By Dr Margherita Pieraccini, Lecturer in Law (University of Bristol Law School).*
The EU plays a fundamental role in shaping the environmental law regimes of its Member States and that of the UK is no exception. A significant proportion of current domestic environmental law derives from EU Regulations (that automatically become part of English law) and EU Directives (that are implemented through national legislation).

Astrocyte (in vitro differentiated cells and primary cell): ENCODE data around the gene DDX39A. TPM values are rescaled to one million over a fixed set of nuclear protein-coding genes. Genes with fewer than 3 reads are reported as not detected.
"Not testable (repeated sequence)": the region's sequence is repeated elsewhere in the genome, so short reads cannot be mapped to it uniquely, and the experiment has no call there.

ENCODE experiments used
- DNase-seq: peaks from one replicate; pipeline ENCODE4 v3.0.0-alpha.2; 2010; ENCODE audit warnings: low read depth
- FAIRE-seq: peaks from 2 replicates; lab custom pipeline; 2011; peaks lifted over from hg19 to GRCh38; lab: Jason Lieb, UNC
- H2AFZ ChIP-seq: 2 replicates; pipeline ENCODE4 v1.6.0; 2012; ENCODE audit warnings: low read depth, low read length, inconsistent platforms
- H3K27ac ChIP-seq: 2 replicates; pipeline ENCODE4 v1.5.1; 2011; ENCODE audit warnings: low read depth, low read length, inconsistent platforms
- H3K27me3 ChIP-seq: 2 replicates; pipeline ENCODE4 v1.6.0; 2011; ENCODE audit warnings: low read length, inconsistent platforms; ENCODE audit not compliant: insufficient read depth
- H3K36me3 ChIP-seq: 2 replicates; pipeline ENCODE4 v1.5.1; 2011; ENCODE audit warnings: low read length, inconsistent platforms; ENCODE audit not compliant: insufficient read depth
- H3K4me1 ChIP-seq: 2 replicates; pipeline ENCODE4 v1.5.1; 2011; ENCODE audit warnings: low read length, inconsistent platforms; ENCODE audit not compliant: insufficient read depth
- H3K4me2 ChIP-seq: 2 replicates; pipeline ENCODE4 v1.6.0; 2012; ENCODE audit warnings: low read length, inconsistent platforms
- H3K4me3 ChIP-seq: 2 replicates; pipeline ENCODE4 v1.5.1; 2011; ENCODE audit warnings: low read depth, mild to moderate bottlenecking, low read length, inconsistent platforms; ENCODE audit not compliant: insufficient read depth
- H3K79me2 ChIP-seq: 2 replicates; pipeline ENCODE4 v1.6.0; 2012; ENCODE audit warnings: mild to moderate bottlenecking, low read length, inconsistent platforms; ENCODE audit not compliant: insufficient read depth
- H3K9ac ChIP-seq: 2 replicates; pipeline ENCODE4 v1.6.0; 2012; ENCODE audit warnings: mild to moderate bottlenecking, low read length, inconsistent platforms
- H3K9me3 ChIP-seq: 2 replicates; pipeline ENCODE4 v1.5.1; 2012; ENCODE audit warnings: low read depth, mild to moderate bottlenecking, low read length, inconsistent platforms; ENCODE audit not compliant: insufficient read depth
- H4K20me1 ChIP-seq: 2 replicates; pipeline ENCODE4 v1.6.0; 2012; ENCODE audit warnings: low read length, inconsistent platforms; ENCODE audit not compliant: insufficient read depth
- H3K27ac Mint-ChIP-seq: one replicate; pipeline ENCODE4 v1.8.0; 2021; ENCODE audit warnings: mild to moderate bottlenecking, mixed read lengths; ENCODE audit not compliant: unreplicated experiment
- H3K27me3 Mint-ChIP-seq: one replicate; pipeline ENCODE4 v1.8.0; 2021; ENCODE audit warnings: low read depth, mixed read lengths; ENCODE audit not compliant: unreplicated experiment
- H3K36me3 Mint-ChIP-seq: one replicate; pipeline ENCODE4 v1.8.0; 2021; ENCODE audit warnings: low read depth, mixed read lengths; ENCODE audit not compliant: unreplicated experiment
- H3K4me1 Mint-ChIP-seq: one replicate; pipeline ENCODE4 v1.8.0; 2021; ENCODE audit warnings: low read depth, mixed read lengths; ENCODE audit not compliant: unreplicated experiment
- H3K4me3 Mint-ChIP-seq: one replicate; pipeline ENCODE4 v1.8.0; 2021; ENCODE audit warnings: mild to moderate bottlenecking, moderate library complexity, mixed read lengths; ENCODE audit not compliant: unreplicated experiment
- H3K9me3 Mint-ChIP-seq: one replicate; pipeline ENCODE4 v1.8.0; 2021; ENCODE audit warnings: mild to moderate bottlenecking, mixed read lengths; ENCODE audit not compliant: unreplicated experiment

Nature conservation law, i.e. the legal regime used to protect environmentally significant habitats and species, is a case in point and the focus of this blog. Conserving nature is key not only from a purely biodiversity standpoint but also from an ‘ecosystem services’ perspective. Ecosystem services are the benefits nature brings to the environment and to people, including supporting services (e.g. nutrient cycling), provisioning services (e.g. food), regulating services (e.g. carbon capture) and cultural services (e.g. recreation). Continue reading